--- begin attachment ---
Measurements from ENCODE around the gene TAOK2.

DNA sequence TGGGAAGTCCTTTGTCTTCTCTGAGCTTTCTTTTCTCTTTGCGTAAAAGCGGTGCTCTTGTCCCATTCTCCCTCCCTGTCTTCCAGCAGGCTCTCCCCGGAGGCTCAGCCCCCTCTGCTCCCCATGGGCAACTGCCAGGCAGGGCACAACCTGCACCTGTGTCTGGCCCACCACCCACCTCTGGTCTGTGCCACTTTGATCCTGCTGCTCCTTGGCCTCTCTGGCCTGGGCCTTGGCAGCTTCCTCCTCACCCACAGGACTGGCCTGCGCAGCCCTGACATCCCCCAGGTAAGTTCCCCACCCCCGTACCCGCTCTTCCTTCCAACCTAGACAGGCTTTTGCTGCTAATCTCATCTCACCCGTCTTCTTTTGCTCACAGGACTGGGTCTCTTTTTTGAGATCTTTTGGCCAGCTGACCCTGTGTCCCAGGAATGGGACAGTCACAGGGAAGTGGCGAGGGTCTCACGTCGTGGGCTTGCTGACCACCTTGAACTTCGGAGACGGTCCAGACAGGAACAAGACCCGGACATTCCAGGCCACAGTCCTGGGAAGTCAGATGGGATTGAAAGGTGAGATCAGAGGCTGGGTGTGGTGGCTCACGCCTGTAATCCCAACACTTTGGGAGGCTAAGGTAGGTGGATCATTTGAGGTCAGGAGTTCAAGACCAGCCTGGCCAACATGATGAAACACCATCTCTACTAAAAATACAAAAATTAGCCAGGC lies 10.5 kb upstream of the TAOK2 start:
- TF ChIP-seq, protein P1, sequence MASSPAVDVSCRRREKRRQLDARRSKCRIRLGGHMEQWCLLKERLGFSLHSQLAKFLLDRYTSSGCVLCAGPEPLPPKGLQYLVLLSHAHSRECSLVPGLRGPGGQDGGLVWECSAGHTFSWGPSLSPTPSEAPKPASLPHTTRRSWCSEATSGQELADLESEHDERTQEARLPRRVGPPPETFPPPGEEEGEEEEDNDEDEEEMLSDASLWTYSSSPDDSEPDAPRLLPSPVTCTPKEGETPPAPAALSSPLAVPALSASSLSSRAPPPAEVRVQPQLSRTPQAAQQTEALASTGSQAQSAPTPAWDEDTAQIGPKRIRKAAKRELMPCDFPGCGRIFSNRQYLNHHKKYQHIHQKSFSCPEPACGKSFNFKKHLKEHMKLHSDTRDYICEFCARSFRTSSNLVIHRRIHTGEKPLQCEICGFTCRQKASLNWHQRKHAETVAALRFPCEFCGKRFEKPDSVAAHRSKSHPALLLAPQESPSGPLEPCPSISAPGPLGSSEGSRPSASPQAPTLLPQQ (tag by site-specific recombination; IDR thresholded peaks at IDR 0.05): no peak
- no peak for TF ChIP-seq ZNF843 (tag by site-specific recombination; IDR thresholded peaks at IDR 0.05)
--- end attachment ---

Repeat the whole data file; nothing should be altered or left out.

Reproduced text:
Measurements from ENCODE around the gene TAOK2.

DNA sequence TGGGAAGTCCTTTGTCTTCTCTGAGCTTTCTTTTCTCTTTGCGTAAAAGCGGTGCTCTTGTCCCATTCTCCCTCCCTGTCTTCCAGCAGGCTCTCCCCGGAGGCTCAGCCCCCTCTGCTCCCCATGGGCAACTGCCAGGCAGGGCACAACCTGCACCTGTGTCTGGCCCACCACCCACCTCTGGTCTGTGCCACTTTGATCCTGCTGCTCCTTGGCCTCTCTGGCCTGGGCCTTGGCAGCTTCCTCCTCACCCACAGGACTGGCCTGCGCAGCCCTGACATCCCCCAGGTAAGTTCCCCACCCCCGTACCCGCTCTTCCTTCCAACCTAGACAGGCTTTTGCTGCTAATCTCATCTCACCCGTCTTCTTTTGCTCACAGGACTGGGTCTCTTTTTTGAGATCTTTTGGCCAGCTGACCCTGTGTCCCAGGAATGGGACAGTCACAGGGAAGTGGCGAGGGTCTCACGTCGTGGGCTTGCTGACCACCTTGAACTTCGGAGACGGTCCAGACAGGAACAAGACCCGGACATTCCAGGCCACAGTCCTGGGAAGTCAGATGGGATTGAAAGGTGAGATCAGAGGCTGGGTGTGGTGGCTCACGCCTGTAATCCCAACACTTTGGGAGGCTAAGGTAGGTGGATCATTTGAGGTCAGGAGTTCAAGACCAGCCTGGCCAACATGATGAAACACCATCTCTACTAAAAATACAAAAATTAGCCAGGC lies 10.5 kb upstream of the TAOK2 start:
- TF ChIP-seq, protein P1, sequence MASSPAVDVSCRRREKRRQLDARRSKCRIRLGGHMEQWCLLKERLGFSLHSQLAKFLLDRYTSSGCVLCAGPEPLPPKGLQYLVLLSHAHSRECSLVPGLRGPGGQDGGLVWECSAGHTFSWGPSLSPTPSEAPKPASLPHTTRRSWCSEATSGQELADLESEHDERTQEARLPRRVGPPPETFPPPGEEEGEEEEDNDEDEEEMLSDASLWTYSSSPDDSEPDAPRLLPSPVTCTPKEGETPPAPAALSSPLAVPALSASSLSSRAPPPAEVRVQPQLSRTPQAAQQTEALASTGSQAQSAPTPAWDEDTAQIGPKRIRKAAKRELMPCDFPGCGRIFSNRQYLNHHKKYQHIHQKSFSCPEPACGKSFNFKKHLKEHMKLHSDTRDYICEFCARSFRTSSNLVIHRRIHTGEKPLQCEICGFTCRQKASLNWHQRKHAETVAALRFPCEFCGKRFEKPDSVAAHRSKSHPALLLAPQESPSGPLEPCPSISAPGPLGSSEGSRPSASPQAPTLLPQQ (tag by site-specific recombination; IDR thresholded peaks at IDR 0.05): no peak
- no peak for TF ChIP-seq ZNF843 (tag by site-specific recombination; IDR thresholded peaks at IDR 0.05)